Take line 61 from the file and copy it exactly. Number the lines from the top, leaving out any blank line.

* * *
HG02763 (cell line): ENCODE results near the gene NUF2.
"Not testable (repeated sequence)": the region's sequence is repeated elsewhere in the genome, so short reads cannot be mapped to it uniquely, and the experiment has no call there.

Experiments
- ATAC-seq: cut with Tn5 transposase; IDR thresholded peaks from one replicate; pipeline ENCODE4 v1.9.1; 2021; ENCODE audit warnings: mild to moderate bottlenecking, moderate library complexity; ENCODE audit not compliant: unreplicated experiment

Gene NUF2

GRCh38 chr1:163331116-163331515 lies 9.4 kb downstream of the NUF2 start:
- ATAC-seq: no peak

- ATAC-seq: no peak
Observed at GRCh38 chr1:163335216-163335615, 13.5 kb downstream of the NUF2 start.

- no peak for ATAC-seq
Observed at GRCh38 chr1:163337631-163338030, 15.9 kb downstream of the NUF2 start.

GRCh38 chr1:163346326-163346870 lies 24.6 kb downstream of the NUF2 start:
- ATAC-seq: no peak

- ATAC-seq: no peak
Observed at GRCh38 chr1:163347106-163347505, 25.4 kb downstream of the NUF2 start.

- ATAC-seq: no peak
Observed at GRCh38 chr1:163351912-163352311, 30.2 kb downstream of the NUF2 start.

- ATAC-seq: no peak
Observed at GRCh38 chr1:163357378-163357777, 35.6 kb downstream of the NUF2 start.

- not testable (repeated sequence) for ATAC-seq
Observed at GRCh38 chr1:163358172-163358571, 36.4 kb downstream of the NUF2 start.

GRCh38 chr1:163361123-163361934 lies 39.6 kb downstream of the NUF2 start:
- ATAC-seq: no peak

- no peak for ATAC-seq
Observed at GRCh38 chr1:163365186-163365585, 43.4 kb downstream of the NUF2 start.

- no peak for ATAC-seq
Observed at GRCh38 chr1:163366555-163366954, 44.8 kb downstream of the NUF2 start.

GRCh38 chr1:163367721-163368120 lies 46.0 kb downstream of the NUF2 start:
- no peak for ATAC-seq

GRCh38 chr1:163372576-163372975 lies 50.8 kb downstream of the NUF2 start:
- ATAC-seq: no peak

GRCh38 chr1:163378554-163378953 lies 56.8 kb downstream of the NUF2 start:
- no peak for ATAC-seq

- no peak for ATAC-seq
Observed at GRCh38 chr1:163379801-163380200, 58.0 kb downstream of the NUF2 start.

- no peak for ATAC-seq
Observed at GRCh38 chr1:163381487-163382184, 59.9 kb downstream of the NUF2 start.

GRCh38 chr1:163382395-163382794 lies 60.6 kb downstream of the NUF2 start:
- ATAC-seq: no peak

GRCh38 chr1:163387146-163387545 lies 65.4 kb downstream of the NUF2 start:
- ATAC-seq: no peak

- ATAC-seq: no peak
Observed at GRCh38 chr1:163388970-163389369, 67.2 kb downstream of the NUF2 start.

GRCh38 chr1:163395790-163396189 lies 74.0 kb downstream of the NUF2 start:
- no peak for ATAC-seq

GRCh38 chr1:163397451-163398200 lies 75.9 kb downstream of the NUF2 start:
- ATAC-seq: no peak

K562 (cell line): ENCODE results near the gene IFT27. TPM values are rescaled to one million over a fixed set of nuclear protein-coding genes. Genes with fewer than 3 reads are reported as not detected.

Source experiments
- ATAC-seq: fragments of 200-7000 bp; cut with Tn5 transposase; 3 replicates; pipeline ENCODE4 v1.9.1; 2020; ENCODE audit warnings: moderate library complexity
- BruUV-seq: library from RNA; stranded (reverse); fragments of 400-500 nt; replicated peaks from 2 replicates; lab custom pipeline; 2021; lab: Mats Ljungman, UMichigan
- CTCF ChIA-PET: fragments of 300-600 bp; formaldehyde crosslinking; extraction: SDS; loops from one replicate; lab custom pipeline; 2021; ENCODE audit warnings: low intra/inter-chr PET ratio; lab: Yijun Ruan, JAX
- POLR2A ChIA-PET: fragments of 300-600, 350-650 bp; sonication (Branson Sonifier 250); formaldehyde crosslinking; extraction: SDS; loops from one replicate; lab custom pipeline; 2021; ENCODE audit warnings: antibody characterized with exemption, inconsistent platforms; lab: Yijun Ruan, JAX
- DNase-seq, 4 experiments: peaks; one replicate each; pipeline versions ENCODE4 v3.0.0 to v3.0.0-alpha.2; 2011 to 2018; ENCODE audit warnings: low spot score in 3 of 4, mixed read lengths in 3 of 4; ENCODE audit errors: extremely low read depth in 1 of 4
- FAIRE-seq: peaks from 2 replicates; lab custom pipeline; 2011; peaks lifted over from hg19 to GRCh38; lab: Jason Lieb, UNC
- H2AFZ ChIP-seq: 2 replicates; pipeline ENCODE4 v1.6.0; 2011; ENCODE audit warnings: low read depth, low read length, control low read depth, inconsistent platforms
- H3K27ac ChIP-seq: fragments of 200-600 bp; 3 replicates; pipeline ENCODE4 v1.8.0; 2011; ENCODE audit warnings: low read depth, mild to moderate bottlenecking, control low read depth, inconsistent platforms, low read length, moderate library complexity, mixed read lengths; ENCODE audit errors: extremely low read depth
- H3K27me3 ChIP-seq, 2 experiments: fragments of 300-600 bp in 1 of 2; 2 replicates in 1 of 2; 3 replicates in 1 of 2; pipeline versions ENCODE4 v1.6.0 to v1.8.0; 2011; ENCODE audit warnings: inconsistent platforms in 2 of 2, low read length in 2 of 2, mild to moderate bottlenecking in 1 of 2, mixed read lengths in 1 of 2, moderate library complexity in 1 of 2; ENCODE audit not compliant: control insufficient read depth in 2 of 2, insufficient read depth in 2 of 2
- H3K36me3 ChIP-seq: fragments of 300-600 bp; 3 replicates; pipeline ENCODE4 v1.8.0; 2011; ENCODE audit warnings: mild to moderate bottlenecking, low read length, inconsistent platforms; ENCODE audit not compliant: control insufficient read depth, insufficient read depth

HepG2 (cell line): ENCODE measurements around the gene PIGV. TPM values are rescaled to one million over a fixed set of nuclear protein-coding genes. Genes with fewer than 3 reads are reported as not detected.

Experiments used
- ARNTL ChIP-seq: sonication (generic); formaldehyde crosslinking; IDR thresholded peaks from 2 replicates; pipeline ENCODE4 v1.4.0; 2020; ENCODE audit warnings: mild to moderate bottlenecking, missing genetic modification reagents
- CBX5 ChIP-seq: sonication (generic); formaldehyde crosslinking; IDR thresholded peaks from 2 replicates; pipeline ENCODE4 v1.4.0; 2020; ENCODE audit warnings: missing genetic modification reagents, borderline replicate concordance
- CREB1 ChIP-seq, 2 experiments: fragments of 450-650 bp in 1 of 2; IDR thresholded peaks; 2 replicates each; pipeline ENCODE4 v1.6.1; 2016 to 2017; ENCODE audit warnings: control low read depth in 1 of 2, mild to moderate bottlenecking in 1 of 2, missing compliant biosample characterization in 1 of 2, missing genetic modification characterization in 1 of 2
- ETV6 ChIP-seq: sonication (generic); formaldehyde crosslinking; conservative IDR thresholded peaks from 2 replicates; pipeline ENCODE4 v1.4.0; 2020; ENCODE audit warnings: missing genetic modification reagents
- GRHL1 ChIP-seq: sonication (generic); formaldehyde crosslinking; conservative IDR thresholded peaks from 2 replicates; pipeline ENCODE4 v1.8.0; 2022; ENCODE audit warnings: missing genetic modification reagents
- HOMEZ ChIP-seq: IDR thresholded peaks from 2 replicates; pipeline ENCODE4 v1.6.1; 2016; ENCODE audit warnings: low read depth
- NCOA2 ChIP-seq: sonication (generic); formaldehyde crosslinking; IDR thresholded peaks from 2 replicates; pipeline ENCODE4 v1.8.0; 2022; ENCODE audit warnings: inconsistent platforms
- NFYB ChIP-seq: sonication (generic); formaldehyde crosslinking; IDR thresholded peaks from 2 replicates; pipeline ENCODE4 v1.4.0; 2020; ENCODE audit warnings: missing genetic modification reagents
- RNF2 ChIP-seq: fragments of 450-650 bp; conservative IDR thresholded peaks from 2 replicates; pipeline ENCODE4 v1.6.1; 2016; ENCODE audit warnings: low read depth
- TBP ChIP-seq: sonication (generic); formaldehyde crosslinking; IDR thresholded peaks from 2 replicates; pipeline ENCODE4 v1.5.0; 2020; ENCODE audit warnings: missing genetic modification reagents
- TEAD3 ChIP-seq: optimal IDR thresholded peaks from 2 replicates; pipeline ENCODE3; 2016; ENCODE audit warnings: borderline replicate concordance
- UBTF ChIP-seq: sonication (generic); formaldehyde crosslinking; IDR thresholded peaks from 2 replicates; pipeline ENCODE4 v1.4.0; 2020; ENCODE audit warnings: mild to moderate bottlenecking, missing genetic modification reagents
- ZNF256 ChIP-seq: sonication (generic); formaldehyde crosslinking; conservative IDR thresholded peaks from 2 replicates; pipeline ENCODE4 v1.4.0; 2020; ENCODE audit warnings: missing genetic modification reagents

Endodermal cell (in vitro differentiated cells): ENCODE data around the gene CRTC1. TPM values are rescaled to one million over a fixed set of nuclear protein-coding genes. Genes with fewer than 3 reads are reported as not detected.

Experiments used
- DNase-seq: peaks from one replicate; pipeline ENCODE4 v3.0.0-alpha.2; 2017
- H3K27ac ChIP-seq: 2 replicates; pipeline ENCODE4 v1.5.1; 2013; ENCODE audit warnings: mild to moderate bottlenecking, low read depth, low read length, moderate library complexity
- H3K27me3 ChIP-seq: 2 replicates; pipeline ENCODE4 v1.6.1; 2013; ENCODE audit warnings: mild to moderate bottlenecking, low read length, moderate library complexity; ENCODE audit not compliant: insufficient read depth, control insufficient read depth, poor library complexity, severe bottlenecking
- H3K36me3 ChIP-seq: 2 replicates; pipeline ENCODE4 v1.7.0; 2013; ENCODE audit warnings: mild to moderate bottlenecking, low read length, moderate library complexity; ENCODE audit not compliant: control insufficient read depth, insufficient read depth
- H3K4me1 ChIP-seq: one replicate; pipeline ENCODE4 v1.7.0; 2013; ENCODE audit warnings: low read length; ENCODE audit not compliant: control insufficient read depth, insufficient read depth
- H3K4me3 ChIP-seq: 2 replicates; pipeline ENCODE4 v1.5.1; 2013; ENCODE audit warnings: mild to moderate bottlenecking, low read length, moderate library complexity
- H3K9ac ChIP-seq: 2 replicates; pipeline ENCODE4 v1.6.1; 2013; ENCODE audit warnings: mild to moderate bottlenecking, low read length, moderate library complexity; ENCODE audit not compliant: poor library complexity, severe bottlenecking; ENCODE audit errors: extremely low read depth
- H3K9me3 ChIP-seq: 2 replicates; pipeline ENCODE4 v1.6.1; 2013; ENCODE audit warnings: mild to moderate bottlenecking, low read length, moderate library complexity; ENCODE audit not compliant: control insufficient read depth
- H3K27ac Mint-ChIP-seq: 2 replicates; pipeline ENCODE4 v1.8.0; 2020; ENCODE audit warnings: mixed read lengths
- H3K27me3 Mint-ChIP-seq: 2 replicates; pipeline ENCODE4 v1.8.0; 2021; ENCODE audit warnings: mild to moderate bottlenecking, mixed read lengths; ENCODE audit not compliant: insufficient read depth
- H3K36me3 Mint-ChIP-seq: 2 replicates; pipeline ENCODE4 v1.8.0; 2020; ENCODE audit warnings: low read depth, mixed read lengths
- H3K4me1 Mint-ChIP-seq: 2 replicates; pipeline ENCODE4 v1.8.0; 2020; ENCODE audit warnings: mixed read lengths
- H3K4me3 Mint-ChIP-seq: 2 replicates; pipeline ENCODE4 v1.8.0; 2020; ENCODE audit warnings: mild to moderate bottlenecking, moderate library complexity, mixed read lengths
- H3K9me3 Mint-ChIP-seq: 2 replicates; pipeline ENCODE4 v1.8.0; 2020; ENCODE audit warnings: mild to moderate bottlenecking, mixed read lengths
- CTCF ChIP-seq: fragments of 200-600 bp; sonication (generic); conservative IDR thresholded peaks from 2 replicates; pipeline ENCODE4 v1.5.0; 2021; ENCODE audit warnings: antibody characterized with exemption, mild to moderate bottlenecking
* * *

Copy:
Experiments used